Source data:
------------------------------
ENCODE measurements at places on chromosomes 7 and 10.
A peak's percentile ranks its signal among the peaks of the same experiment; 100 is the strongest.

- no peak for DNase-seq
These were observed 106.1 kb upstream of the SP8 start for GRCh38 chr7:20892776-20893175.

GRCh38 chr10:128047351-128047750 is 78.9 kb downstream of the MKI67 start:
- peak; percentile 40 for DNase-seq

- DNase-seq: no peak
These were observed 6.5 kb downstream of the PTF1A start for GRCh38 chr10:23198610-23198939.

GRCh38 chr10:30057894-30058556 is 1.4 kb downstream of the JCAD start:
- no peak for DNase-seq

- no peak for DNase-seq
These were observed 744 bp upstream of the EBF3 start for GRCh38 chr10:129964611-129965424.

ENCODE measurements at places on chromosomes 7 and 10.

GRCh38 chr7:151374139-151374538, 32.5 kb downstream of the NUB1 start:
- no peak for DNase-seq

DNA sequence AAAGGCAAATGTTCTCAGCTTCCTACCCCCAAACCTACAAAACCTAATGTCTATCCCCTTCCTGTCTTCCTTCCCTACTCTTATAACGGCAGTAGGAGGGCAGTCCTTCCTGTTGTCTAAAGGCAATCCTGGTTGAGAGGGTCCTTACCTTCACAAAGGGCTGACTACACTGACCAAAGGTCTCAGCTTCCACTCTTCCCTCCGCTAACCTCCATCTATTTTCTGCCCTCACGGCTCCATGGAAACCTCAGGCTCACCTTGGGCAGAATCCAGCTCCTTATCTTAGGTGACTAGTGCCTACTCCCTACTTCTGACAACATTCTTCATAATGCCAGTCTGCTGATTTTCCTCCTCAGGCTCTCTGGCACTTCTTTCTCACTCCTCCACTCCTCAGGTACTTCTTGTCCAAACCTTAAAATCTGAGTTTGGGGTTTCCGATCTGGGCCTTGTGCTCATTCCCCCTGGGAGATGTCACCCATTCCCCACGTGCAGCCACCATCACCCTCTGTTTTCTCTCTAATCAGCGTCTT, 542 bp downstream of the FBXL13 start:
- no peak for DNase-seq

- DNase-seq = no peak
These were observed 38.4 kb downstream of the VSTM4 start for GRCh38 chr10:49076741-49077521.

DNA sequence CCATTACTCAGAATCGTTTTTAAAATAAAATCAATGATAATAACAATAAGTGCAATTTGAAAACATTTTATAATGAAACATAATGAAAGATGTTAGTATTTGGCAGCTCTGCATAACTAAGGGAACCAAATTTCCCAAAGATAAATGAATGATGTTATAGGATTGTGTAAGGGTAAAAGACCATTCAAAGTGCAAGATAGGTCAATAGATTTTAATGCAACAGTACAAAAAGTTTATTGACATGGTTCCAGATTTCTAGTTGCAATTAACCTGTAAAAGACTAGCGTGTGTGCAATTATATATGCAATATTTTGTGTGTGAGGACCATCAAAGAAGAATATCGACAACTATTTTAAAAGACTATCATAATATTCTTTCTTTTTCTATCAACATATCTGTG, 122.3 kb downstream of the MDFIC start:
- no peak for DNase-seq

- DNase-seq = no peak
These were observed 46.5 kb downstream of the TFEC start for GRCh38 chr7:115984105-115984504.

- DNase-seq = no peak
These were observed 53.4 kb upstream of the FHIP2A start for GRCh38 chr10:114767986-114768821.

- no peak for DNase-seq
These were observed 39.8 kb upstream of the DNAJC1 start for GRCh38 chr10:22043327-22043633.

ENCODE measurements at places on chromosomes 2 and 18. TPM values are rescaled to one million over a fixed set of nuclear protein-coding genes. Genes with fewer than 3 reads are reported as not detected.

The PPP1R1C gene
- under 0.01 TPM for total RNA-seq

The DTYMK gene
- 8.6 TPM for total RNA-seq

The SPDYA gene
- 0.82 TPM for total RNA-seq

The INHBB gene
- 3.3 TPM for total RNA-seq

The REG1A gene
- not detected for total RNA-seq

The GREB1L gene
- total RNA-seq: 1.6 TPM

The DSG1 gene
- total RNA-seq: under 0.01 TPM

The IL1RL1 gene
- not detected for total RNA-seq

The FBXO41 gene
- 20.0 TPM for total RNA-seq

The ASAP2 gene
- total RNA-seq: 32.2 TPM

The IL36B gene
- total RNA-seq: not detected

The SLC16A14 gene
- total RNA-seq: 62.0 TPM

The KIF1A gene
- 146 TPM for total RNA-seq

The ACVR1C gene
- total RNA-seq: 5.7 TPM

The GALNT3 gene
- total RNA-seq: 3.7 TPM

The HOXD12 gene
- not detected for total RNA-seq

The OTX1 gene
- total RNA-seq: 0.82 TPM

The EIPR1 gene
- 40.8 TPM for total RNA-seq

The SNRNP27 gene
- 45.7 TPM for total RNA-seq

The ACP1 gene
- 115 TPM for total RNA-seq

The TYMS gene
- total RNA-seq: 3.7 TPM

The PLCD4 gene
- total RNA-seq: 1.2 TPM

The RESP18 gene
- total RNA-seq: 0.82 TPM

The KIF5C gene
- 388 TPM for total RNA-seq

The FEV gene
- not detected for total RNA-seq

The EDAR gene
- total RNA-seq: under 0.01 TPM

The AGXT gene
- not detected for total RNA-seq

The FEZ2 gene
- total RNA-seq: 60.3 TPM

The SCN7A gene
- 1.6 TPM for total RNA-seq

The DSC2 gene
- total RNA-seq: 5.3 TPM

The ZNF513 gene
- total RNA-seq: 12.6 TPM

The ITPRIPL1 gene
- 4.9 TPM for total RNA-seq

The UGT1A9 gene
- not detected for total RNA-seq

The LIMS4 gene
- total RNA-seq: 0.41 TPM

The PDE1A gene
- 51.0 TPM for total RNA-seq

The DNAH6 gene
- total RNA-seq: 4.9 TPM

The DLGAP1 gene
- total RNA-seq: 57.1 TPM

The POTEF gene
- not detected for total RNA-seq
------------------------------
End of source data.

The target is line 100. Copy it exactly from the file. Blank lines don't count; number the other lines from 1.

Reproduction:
- total RNA-seq: 4.9 TPM